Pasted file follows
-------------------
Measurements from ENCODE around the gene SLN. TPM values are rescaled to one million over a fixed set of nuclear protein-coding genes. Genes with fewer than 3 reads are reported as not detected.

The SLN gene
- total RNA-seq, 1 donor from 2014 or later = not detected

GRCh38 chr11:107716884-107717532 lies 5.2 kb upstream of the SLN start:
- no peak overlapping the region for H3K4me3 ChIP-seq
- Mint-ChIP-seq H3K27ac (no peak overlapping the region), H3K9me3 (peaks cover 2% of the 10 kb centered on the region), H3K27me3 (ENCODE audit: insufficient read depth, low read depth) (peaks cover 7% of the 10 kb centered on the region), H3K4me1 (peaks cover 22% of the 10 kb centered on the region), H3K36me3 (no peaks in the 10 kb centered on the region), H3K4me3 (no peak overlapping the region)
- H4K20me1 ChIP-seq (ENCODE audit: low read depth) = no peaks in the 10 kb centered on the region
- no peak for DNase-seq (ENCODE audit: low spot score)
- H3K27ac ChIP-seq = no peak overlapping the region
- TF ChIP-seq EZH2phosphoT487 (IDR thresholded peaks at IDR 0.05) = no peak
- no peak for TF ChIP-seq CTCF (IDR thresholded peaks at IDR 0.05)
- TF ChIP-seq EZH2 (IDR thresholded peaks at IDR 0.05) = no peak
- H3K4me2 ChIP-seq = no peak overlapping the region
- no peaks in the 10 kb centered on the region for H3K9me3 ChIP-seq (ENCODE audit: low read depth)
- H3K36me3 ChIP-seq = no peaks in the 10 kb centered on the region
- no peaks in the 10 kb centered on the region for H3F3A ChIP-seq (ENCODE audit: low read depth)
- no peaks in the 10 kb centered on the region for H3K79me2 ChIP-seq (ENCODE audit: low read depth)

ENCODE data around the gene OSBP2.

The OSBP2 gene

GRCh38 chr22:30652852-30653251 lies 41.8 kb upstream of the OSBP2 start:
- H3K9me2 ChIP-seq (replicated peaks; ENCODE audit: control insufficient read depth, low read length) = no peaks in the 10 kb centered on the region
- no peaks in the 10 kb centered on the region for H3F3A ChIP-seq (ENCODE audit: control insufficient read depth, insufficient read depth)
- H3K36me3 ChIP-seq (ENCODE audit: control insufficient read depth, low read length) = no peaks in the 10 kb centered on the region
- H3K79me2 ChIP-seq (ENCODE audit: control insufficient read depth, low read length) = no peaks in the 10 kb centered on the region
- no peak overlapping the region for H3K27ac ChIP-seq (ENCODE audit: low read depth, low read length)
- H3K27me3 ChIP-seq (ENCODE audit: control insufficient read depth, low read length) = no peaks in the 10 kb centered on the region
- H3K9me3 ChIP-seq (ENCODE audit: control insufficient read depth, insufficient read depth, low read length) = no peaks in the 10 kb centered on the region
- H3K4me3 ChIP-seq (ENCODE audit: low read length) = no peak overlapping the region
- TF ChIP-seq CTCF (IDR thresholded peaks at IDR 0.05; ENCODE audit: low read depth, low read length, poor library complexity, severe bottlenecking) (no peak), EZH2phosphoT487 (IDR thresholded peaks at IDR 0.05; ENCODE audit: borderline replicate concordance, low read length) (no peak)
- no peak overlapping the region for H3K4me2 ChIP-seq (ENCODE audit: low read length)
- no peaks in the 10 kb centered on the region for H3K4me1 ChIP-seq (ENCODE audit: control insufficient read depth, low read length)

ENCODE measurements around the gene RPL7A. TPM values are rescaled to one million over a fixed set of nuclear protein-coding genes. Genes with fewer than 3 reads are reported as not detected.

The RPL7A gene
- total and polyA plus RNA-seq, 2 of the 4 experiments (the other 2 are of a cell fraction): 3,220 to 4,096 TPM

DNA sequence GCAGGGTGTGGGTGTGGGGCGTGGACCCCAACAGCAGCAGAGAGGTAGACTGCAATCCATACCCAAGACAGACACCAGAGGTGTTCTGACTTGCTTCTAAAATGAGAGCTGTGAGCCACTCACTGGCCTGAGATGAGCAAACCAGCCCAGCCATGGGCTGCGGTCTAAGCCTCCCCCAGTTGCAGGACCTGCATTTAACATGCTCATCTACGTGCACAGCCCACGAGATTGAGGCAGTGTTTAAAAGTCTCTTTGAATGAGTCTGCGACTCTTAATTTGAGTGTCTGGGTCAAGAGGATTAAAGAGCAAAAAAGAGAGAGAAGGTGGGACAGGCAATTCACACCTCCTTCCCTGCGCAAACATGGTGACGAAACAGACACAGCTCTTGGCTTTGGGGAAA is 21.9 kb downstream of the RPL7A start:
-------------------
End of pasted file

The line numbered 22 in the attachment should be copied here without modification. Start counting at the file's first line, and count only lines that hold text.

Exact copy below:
- no peaks in the 10 kb centered on the region for H3F3A ChIP-seq (ENCODE audit: control insufficient read depth, insufficient read depth)